There is need for an electoral process that can create contended losers, those that lose in humility and are rational enough to realize the election is not all about winning but creating a Kenya that guarantee and protects the fundamental rights and civil liberties of every individual Kenyan. An electoral system can easily be understood as a way in which votes are translated into seats. There are hundreds of electoral systems currently in use and many more permutations on each form. However, there are three broad families of electoral systems: Majority–Plurality Systems (First Past the Post/FPTP); Semi–Proportional Systems; and Proportional representation systems. Kenya’s electoral system is a "first past the post" system with single member constituencies where the candidate with the most votes wins a seat in the national assembly. While the system ensures accountability to constituents for those elected, FPTP has, however, tended to create outright winners who care little about building bridges with contesting parties.
Therefore, used on its own, FPTP tends to fail in the proposed task of healing political wounds. It is in this vain that we propose proportional representation to be merged to FPTP to come up with the best electoral system for the parliamentary vote and proportional representation (PR) proper for the senate.

With a bit of dexterity amassed from experience, the PR system can be merged with the current electoral system to come up with a system that can harness the advantages of both while systematically diminishing the disadvantages associated with the two electoral systems. Therefore, the Mixed Member Proportional Representation (MPPR) would entail that FPTP would be used for contested parliamentary seats while PR would come into force for compensatory seats which, in the current situation, are occupied by non-constituency MPs appointed by the Executive.

Rationale/reasons
Any electoral system that is going to be agreed upon must observe and guarantee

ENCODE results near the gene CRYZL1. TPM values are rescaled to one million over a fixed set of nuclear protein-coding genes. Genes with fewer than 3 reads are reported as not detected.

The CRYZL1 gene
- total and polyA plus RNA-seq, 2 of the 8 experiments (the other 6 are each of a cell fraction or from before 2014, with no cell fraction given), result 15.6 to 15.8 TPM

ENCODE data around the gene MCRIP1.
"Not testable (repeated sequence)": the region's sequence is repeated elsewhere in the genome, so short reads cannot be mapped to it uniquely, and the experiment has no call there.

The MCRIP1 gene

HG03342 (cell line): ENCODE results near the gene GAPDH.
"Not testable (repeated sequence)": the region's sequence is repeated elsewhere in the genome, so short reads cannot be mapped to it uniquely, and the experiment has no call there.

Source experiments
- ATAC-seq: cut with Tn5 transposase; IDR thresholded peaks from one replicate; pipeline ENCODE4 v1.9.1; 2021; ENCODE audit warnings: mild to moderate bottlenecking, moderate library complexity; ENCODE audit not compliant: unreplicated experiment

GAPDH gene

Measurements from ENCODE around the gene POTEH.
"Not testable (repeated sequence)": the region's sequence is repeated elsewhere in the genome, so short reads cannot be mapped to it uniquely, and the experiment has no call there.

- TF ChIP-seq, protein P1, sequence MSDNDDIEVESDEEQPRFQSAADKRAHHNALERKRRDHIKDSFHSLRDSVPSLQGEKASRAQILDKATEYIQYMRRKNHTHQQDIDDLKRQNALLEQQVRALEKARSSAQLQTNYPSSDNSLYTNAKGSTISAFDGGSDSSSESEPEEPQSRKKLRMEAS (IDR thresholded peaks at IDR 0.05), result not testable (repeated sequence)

•    Fairness to voters/parties
•    Equality of votes
•    Gender and affirmative principle are safeguarded
•    Greater diversity of parties and representation
•    Greater voter participation
•    Systemic legitimacy
•    should produce strong majority government( which maybe a coalition) that can get things done
•    should produce stable government,
•    Voters will exercise their democratic right through direct voting in a representative to the National Assembly but also ensure that the party he or she supports is awarded seats in Parliament based on proportion of popular vote received by party (MMPR principle)- in the execution of fair representation, equality and parity.
•    Fairness relates to those aspects of the system that ensure that every vote is of equal value and that the parties are treated fairly in their representation in parliament.
•     Inclusiveness; refers to the need for a system to be as all embracing as possible in terms of drawing in groups across the political spectrum to induce shared goals and shared values between them. The system should also be inclusive through ensuring that all groups, however they may be defined, are represented within legislatures. The system should be simple, open and easy to understand.

Vetting of appointments and electoral candidates
Elections and holding public office are an important step forward in fostering democracy, stability and human rights. Candidates to public office must meet certain threshold of integrity and probity.
1.    The Election Commission must set regulations that candidates against whom criminal charge sheets have been framed and accepted for trial by a court of law may be debarred from contesting elections.
2.    Candidates while nominating themselves, have to declare in the form of affidavits their criminal antecedents, if any
3.    Parliament will enact a legislation requiring vetting of all public office holders to be vetted.

Why we strongly recommend for the adoption of Mixed Member Proportional representation (MMPR) in Kenya.
In giving this recommendation we have weighed the following issues
•    Fairness–are there built-in biases that affect results/turnout?
•    Representation–does it produce results that broadly reflect the way society looks?
•    Equality–do all votes count or are many wasted?
•    Accountability–can voters clearly identify and hold governments accountable; does it produce effective opposition?
•    Effectiveness–does it produces stable, accountable working government able to govern?
•    Legitimacy –do voters accept the results of the election; actions of the government / legislature?

A choice of an electoral system is determined by various factors and circumstances of each particular state; it is evident from past and contemporary jurisprudence that Kenyans have been craving for a system of governance that is they have ownership, by implication it has to be representative and so the greater task for this nation is to have a representative and inclusive participation I the formulation of policies and their implementation. The level of political party maturity can and actually influenced our reasoning of the kind of representation that is favourable, the system of devolution in most cases influenced by the kind of electoral system that is at play bearing in mind that political are the central formations in the governance of any modern democratic state.